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Do Huskies Need a Companion? What Owners Should Know

Do Huskies Need a Companion? What Owners Should Know

Huskies are one of the most sociable, company-loving breeds there are. Because of this, many husky owners at some point think their furry friend may need a constant companion. So let’s find out.

Having a companion will almost always ensure a happier, more content husky, compared to a husky without a companion.

Do huskies need a companion?

Whether it’s another dog or human, your husky will undoubtedly prefer to have company nearly all of the time. If your husky is left alone for too long, it’s possible he’ll develop some level of separation anxiety or isolation distress. (much easier than other breeds)

The history of the Siberian husky explains why they are such a sociable breed. Huskies were bred in packs up to 15 strong, living, working, playing, eating and sleeping all together closely with their human tribe, the Chukchi People.

Huskies lived this way for thousands of years, so it’s no surprise that they still show the strong social companionship needs today.

With that being said, of course, it’s possible to own a single husky without another dog, but what happens when you need to go to work for 8 hours a day? everyday… Will this make your husky happy? A constant companion would be ideal in this situation

So what defines companion? Does your husky need another dog? or are you enough of a companion for him? Let’s take a look!

Do huskies need another dog? or are we enough?

do huskies need another dog?

While professionals do come to the conclusion that some dogs are better in pairs (especially huskies) it is possible to have just one husky, and yourself. As long as your life-situation allows for you to be with him MOST of the day, every day.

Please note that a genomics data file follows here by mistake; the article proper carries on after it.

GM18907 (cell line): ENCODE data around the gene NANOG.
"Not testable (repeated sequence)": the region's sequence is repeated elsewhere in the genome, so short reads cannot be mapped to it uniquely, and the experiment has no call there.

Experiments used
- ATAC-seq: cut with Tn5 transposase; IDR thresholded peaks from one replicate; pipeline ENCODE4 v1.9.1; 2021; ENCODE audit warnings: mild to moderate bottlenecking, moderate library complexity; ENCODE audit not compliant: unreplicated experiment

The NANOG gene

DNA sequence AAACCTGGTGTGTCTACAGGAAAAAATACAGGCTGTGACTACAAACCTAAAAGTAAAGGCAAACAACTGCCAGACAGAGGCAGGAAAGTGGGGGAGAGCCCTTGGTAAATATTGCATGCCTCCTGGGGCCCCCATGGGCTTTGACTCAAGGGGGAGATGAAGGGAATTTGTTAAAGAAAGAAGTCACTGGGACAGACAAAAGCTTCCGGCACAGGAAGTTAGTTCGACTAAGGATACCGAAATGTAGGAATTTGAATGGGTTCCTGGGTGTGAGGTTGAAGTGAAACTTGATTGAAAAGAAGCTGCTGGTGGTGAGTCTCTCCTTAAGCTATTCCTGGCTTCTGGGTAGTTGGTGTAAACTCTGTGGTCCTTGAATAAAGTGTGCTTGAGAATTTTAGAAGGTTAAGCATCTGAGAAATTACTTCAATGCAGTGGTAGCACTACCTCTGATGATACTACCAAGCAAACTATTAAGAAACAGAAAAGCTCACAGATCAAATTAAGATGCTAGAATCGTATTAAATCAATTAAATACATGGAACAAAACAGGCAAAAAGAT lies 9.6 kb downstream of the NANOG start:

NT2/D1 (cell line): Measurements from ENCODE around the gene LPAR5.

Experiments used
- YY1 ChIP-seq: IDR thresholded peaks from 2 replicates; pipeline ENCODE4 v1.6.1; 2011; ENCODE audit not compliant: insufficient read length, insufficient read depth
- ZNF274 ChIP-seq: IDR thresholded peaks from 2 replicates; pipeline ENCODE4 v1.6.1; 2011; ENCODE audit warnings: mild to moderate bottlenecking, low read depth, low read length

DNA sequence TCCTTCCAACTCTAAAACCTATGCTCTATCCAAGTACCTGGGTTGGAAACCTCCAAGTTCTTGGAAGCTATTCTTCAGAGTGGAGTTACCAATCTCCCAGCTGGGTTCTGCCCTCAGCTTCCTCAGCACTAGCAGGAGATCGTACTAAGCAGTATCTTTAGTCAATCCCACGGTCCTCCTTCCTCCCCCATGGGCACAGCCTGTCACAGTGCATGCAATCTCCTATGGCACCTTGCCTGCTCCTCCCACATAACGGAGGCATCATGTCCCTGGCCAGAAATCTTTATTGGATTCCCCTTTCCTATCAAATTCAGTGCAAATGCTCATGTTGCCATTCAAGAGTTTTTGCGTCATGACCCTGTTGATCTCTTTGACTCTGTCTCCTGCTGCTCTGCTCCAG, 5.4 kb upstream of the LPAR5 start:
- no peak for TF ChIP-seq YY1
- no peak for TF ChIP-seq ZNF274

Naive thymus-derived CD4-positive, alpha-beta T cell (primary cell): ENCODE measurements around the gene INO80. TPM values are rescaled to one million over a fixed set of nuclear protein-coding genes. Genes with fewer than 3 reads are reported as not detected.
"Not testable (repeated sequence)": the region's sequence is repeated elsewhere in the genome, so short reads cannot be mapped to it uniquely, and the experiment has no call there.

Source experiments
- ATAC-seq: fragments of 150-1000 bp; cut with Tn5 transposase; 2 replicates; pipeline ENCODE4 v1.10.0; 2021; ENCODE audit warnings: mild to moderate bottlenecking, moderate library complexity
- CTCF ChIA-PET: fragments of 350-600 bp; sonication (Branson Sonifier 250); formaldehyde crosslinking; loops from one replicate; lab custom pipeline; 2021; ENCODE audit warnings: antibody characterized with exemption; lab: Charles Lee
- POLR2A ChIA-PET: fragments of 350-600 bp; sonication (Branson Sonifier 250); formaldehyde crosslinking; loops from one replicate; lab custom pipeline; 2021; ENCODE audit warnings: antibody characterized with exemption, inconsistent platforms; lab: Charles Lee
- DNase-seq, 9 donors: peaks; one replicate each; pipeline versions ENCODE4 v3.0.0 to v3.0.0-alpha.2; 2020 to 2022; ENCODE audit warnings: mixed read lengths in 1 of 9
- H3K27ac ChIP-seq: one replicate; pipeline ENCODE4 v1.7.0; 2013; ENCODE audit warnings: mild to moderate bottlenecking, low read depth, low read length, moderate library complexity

There are countless examples of one person, with one husky. And it works just fine. If you are able to give the time, care, and attention to your companionship-craving husky, he’ll be happy and extremely content.

So technically the answer is no, your husky does not necessarily need another dog, as long as you can fill that companionship gap.

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The benefits of getting another dog for your husky

Although you can fill the companionship gap for your lone husky, it still doesn’t mean that you would necessarily be better than another canine companion.

It’s in your husky’s genes to be in a park, and while he likely considers his human family to be his pack, another canine friend would certainly be well received.

Keeping each other entertained

Your husky’s natural craving for companionship will be easily met by having a second husky/dog buddy to be around, all of the time. He will have another dog to play with, communicate and bond with. Having another husky or dog to play with all the time will mean more exercise and stimulation. Exactly what huskies need to be happy and content.

Reduce loneliness and separation anxiety

By having another dog, you’ll significantly decrease the chances of your husky developing separation anxiety or isolation distress. Both of which are easily developed with huskies. A second dog buddy will provide emotional support if you are out of the house for a while, and will keep your husky more at ease.

Training a second puppy will be easier